Not so very long ago one of my granddaughters was telling me a story. About four, she is a good storyteller, but her stories can be kind of long and, quite frankly, I don’t always understand every word.
But I do listen.
Anyway, she was telling me a story in the midst of my attempts to get the whole herd wrangled and on the way to town, so we were walking and talking.
Correction. I was walking and she was talking. Anyway, I somehow noticed that my shirt had a spot on it.
Well, truthfully, it had about a dozen spots, some dried paint, and a couple of small holes. I figured I should look a little more presentable to go into town. I wandered into my closet to get a clean shirt and my granddaughter wandered with me, continuing her story. I unbuttoned my shirt, she took one look at me, paused her story and said, “Oh, gross.”
Then she gave me a big smile and continued her story.
I was a little surprised. Not really surprised, mind you, because let’s face it – I say the same thing when I look in the mirror, but it wasn’t what I was expecting from a four year old.
I confess, I didn’t dare ask her what particular aspect of my torso she found so objectionable. The scars and grey chest hair aren’t my fault, although I know I have to accept some responsibility for the belly. I didn’t want to hear details about what she’d found so gross, because there were lots of possibilities. It’s one of the reasons I don’t like hotel rooms – the bathrooms tend to have lots of mirrors and I’ve decided that mirrors are not my friends. I was recently in a hotel bathroom where the sink was in the corner and mirrors covered three walls, so I could get a 270-degree view of my entire body.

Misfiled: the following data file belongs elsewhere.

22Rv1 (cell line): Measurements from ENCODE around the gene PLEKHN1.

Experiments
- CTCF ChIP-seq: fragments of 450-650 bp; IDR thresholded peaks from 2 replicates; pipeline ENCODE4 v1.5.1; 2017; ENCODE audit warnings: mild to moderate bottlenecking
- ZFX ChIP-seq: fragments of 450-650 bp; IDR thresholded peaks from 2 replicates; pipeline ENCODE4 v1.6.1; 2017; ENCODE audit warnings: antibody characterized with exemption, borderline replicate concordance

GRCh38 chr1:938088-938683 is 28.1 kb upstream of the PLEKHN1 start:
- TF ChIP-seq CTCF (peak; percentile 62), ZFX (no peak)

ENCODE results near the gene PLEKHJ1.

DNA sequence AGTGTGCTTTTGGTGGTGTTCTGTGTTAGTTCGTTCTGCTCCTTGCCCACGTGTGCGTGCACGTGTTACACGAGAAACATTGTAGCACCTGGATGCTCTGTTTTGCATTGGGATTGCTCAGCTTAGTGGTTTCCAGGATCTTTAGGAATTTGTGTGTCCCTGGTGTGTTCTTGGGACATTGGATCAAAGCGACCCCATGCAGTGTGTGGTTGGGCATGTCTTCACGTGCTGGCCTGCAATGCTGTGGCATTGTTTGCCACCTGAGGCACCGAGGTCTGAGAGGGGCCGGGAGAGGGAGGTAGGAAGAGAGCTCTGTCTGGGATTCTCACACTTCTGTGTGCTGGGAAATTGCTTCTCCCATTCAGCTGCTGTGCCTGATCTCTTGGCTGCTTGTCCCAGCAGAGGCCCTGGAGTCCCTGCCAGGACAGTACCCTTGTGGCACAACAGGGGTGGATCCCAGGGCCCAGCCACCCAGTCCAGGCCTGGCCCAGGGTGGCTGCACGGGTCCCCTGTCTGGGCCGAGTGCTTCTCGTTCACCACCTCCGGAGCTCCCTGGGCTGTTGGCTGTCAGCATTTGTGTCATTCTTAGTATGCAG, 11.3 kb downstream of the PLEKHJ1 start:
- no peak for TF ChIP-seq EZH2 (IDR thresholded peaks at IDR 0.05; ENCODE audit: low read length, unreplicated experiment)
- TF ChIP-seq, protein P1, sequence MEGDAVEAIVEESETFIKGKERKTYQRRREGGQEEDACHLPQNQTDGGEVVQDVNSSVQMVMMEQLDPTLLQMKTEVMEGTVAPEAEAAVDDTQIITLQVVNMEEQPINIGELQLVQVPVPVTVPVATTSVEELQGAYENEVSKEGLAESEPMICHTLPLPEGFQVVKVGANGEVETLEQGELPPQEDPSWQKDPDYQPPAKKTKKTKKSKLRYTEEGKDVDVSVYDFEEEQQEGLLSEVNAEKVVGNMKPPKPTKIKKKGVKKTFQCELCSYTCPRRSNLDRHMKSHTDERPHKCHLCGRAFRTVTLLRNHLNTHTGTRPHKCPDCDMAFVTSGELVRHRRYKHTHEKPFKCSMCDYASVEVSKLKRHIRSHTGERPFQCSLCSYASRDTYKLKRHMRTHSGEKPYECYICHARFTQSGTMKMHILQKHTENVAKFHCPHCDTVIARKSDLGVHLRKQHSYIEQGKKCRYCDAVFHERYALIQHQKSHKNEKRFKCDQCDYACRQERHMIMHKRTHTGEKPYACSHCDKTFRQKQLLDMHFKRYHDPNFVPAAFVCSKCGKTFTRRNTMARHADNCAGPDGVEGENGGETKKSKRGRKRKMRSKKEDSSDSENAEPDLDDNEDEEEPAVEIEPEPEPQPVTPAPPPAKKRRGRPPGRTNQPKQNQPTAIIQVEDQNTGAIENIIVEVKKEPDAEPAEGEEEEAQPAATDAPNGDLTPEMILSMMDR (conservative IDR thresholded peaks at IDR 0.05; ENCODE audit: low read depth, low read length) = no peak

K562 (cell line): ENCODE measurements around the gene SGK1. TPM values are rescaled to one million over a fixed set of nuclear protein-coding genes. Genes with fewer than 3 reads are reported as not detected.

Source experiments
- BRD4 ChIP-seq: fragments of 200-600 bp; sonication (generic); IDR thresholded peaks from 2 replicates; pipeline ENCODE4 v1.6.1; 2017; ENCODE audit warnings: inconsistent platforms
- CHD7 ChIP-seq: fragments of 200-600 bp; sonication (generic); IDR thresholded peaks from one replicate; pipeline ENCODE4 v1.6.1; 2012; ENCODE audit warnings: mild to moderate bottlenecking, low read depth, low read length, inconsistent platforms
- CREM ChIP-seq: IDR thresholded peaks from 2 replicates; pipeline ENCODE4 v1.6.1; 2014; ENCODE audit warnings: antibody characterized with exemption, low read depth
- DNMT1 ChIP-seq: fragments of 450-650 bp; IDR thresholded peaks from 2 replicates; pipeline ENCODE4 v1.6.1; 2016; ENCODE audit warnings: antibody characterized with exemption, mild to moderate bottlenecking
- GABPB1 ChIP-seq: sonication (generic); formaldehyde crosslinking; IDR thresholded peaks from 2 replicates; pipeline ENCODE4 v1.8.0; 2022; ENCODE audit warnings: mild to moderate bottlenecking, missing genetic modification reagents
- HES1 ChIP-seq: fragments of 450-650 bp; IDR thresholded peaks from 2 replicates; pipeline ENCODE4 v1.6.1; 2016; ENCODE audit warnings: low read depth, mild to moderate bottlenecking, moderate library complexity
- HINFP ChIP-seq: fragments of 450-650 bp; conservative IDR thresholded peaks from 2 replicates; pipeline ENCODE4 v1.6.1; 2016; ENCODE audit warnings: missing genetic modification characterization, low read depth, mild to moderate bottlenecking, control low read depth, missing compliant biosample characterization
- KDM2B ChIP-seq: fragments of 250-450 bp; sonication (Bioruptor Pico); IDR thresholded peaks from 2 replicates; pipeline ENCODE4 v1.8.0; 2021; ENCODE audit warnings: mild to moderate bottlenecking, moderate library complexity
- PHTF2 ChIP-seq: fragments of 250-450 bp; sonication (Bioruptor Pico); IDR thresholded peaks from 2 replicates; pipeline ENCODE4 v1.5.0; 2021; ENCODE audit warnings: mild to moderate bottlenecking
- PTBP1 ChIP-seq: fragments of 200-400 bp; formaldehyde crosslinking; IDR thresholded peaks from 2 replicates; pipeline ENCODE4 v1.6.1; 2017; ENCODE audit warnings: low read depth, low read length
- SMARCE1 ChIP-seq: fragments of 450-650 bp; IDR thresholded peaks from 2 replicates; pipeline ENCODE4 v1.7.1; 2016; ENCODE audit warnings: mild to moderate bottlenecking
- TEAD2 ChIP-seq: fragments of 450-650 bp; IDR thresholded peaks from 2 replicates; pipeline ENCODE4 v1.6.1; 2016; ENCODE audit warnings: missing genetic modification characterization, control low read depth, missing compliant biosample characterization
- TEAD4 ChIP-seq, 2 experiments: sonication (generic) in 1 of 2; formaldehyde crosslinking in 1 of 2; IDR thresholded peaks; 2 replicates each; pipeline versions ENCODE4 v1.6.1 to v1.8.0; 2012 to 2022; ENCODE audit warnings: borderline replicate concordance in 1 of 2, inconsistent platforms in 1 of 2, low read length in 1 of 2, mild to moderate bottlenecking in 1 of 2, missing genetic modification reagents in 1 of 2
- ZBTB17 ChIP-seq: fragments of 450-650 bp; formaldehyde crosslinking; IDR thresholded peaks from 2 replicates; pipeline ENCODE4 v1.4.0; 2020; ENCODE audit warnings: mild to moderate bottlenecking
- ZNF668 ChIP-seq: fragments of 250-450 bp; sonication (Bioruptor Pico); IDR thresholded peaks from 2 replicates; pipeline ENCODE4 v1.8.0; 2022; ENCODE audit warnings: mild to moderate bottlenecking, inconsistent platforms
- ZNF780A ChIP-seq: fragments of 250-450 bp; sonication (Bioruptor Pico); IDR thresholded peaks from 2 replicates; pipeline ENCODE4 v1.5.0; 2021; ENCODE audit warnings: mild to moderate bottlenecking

Yeah, I didn’t need that.
All I need is just enough of a mirror to make sure I washed the spaghetti sauce out of my beard and my eyebrows are properly combed.
People talk about the charming innocence of the young and the way the truth just pops out of their mouth - it’s so cute. Do those people actually know any children? I’ve always thought that, in general, telling people the truth was way overrated. It might be best if small children just didn’t say anything at all.
Later in the afternoon my wife came home from work, we compared notes, and I prepared to hand the kids off to her so I could get something else done.
She said, “I’ll be back in a minute; I’m just going to go change clothes.”
I looked at the love of my life and yearned to spare her disappointment and heartbreak.
“Don’t do it,” I said, “trust me, just…don’t do it.”
She gave me a look and went off to change, and the little girl hurried after her. When my wife came back I asked her if she’d said anything.
“No,” she said, “why?”
“No reason,” I said.
Life is hard.
Copyright 2011 Brent Olson